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Grant Details

Grant Number: 1R01CA251547-01A1 Interpret this number
Primary Investigator: Smith, Cardinale
Organization: Icahn School Of Medicine At Mount Sinai
Project Title: The Role of Implicit Bias on Outcomes of Patients with Advanced Solid Cancers
Fiscal Year: 2021


Abstract

PROJECT SUMMARY/ABSTRACT The outcomes of advanced solid cancer patients remain poor, particularly among minorities. Although patient- and system-level factors are important contributors to cancer disparities, physician-related factors such as implicit bias also play a significant role. While rare cases of explicit discrimination may occur, the presence of implicit bias among physicians is considered to be mainly unintentional, occurring at an unconscious level. Implicit bias refers to an individual’s utilization of unconscious beliefs when making judgments about people from different groups (e.g., racial/ethnic groups). Effective patient-physician communication is essential to providing optimal patient care and is directly linked to outcomes. Research demonstrates that physicians inadequately communicate with minority patients but the role of implicit bias, a potentially modifiable factor, has not been evaluated. This study would collect one of the largest datasets of conversations between oncologists and their Black and Hispanic patients to date and would serve as the foundation for an intervention for oncologists and cancer patients. A more in-depth knowledge of the reasons underlying these disparities in care will be an important step toward improving the outcomes of >65,000 minority patients diagnosed with advanced cancer each year. The Specific Aims are to: 1) Evaluate whether oncologists’ implicit bias explains racial/ethnic disparities in patient-centered communication during discussions about cancer management among advanced solid cancer patients; 2) Examine the role of oncologists’ implicit bias in explaining racial and ethnic differences in psychologic distress, satisfaction with communication and treatment related decisional conflict advanced solid cancer patients; 3) Assess if implicit bias explains racial/ethnic disparities in oncologists’ assessment of pain, use of guideline-concordant pain management and pain control among patients with advanced solid cancer. We propose to study 60 oncologists and 360 of their English-speaking patients with advanced solid cancer. Recruitment will occur in the racially diverse MSHS in East Harlem, NY and DUHS in Durham, NC. We will use the Implicit Association Test, a validated measure of implicit bias, to assess oncologists. We will audio record clinical encounters of oncologists with 6 of their patients undergoing imaging assessment following initiation of first- or second-line chemotherapy to identify differences in patient- centered communication in discussions about cancer management. Pre-visit, immediate post-visit and follow- up surveys, 3- and 6-months later will assess their level of pain control, psychologic distress, satisfaction with communication and treatment related decisional conflict. We will also collect data on physician’s pain assessment and use of guideline-concordant pain management. Our study is significant because findings will deepen our understanding of relationships between implicit bias, communication processes, management, and patient outcomes. The knowledge generated by our project could inform both physician-level educational programs and patient-specific interventions.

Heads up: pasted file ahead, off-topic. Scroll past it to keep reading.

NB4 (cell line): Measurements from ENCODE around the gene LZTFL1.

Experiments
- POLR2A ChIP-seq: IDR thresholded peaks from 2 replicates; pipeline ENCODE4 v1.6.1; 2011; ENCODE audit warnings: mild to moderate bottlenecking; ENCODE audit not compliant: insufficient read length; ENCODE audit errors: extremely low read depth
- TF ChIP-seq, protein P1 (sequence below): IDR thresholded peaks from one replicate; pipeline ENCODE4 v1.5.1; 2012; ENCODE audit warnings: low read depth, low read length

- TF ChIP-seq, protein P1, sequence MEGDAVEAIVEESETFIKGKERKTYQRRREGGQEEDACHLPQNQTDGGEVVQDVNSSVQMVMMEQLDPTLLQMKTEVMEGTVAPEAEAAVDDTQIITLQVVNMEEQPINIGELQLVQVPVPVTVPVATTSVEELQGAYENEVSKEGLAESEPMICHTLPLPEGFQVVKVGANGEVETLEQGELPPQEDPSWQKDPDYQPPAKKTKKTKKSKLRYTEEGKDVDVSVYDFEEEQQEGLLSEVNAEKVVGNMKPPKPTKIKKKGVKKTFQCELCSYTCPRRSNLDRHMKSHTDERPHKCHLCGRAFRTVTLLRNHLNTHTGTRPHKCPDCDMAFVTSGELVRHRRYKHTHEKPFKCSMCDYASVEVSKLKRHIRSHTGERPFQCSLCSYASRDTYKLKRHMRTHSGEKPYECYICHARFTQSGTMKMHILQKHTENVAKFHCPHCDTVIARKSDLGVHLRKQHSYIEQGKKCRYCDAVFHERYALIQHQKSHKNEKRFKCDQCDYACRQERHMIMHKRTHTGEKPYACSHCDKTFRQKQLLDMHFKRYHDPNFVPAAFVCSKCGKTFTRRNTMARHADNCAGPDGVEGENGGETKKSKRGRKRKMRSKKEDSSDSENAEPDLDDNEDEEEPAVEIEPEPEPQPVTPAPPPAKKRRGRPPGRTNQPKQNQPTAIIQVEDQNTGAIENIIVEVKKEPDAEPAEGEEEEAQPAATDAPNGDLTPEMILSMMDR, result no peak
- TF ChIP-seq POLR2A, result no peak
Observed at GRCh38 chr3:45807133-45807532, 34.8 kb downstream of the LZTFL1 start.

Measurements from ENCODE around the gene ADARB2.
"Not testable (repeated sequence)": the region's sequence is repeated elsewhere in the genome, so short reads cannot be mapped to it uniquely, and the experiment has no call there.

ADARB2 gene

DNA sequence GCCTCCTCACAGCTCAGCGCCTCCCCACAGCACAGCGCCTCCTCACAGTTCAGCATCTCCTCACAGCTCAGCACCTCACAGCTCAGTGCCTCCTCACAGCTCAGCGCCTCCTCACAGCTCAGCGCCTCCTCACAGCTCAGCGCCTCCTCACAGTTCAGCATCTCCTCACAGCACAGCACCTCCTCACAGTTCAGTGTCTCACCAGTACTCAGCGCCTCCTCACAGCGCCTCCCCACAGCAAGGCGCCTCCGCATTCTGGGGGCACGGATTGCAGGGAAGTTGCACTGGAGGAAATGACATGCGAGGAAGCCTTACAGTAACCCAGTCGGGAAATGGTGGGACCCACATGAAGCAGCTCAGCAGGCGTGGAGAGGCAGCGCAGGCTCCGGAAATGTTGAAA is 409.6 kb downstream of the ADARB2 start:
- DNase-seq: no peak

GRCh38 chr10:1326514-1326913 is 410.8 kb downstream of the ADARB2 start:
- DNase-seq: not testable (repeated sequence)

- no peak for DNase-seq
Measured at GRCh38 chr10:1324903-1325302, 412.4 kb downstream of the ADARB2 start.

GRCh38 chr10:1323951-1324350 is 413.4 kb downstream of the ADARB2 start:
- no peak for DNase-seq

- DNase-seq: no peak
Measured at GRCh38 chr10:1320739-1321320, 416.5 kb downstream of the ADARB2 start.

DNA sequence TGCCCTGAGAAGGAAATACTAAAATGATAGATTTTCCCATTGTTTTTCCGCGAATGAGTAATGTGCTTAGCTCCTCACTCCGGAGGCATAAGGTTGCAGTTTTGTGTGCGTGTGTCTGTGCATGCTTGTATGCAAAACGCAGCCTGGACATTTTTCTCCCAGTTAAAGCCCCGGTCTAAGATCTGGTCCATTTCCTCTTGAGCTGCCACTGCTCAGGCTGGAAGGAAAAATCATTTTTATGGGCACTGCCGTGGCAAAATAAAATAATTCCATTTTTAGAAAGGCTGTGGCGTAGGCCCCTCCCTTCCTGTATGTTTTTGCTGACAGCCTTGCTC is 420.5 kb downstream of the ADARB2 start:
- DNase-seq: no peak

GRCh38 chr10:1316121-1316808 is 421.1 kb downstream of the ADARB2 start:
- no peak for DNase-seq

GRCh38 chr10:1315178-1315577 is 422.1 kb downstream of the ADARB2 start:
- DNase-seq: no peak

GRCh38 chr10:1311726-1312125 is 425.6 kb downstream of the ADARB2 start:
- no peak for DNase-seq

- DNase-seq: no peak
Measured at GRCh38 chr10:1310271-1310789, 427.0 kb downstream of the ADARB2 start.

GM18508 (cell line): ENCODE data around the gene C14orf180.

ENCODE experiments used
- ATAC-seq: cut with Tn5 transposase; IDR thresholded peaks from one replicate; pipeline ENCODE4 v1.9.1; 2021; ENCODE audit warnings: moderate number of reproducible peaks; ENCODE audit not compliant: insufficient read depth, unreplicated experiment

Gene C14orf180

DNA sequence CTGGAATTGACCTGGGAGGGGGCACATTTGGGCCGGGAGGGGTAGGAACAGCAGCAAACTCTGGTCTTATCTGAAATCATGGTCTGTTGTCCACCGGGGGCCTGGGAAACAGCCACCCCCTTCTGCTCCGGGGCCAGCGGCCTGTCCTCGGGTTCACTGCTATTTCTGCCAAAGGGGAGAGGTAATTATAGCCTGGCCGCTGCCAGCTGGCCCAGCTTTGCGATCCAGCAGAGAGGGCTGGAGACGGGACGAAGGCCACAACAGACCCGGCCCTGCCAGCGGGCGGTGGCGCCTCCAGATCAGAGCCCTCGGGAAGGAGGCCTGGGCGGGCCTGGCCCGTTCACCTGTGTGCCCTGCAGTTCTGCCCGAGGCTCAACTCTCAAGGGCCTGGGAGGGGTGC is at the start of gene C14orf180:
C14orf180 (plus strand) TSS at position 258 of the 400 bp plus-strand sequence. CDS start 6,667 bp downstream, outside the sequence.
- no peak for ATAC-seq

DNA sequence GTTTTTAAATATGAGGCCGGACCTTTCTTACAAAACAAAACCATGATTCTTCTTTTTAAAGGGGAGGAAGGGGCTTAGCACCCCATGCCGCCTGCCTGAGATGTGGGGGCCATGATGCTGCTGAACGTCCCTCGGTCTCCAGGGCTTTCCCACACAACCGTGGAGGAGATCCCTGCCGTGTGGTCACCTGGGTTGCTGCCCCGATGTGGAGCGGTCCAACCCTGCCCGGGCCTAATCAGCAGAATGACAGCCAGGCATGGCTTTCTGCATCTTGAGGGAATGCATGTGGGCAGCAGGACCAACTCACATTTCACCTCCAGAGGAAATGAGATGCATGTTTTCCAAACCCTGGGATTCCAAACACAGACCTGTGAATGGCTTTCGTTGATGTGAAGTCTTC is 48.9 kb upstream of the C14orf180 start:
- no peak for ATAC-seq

Publications


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